Fracking has been paused at British shale gas company Cuadrilla's Lancashire site after a fourth “micro seismic” event in four days.
Cuadrilla said it recorded the 0.8ML tremor at its Preston New Road site on Saturday morning and would continue to monitor seismic activity until before resuming on Monday.
The company said the activity did not reach the "red" level on the Oil and Gas Authority's warning system.
Work had been suspended for 18 hours following a seismic event of 0.76ML on Friday, and two smaller events were recorded on Wednesday and Thursday.
Hydraulic fracturing operations – to extract gas from rocks – resumed at the site last week for the first time since 2011 when it was halted after being linked with two earthquakes.
The resumption was met with a swathe of protestors, with one man even chaining himself to scaffolding in a bid to stop the controversial process getting underway.
The company said: “Cuadrilla can confirm following hydraulic fracturing this morning (27 October) a micro seismic event of 0.8ML, which can't be felt at surface, was recorded through the detailed seismic monitoring Cuadrilla and the British Geological Survey (BGS) are carrying out.”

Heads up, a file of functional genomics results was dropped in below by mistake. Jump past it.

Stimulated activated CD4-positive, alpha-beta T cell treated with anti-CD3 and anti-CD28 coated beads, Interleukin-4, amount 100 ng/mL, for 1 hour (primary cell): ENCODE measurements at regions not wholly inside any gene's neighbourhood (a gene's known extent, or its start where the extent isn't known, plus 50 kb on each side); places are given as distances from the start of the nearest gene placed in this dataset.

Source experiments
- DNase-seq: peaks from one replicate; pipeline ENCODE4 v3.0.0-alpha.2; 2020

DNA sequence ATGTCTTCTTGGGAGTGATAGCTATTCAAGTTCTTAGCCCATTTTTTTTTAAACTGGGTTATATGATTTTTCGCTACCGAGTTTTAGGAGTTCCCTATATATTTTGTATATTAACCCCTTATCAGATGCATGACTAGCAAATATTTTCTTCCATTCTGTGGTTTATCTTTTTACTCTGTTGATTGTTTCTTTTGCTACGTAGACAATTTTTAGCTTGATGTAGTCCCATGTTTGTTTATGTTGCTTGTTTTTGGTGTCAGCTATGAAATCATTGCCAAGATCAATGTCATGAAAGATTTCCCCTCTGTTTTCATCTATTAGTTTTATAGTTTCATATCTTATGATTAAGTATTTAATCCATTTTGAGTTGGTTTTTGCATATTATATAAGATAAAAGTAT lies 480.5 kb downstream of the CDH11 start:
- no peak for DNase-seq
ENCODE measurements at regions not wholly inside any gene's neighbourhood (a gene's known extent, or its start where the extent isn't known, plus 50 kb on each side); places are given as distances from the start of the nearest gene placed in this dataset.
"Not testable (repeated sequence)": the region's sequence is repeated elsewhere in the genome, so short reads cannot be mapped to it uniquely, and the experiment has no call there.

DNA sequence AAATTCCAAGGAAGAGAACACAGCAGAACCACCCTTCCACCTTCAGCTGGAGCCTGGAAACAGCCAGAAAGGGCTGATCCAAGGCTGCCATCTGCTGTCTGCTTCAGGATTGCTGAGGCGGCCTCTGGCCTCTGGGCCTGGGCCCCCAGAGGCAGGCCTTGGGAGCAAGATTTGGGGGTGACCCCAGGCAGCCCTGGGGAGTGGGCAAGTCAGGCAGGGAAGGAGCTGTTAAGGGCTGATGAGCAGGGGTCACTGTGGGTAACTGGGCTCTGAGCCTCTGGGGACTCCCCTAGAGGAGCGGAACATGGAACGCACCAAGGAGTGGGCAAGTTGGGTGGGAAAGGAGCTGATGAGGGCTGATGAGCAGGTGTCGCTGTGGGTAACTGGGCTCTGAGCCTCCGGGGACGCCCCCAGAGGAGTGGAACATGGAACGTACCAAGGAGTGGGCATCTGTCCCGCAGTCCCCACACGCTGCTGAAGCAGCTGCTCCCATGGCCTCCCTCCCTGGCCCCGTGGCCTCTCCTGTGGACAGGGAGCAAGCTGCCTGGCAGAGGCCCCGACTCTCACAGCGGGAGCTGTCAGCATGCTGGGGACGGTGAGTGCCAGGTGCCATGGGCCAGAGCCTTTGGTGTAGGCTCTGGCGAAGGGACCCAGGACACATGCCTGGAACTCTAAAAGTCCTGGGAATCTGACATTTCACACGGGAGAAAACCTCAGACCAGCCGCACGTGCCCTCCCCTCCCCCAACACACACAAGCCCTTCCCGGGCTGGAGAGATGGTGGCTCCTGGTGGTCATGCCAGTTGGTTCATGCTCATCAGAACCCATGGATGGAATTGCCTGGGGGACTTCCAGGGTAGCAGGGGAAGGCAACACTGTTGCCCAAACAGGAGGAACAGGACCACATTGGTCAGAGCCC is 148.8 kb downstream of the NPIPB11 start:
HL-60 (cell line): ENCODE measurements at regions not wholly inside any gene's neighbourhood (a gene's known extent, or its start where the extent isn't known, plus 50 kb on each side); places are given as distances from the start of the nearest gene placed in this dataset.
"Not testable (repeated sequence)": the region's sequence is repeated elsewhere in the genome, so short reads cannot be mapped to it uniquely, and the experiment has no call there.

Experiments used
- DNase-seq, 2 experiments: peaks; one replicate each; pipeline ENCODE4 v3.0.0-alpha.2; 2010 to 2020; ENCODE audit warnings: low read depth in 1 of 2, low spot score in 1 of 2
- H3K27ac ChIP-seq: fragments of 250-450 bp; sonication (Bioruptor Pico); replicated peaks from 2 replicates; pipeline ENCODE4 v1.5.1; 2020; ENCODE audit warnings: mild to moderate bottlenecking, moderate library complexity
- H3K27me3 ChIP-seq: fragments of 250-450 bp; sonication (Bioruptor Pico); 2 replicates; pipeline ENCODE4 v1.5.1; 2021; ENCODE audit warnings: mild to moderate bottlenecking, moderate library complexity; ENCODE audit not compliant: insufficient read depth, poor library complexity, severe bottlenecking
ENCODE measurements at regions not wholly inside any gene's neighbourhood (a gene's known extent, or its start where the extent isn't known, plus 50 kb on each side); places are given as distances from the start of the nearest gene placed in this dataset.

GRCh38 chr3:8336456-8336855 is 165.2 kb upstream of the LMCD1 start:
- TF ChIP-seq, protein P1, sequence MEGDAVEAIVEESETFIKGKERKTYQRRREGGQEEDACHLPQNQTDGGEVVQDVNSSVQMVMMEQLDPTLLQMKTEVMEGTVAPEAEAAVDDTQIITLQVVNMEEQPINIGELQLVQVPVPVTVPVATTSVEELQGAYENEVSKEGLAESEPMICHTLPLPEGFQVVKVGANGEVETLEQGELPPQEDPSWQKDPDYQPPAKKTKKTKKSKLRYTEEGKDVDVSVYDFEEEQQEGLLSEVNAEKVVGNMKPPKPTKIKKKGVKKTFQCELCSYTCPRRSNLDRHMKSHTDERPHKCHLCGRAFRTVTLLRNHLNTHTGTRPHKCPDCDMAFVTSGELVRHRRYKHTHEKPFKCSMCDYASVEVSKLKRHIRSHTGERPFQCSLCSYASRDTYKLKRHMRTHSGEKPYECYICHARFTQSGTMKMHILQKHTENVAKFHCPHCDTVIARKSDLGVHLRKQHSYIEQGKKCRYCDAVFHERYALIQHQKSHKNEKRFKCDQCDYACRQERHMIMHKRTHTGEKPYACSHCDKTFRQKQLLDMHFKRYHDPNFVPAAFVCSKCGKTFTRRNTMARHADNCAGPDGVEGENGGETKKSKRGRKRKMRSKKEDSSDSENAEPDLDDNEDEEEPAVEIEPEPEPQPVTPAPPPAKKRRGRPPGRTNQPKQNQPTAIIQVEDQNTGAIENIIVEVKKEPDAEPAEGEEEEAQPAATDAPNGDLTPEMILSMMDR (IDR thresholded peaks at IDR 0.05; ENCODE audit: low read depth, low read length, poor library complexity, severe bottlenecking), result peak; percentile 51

Cuadrilla, 47.4 percent owned by Australia's AJ Lucas and 45.2 percent owned by a fund managed by Riverstone, was given permission to drill two wells at its Preston site by the government in 2016.
Work finally began on 15 October after campaigners failed with a last-minute legal intervention over safety risks.
The energy firm said the fracking was expected to last three months, after which the gas would be tested.
The Department for Business, Energy and Industrial Strategy supported the project and said shale gas had the potential to be a new domestic energy source and create jobs.
It added that it was “very clear” that shale developments must be safe and environmentally sound.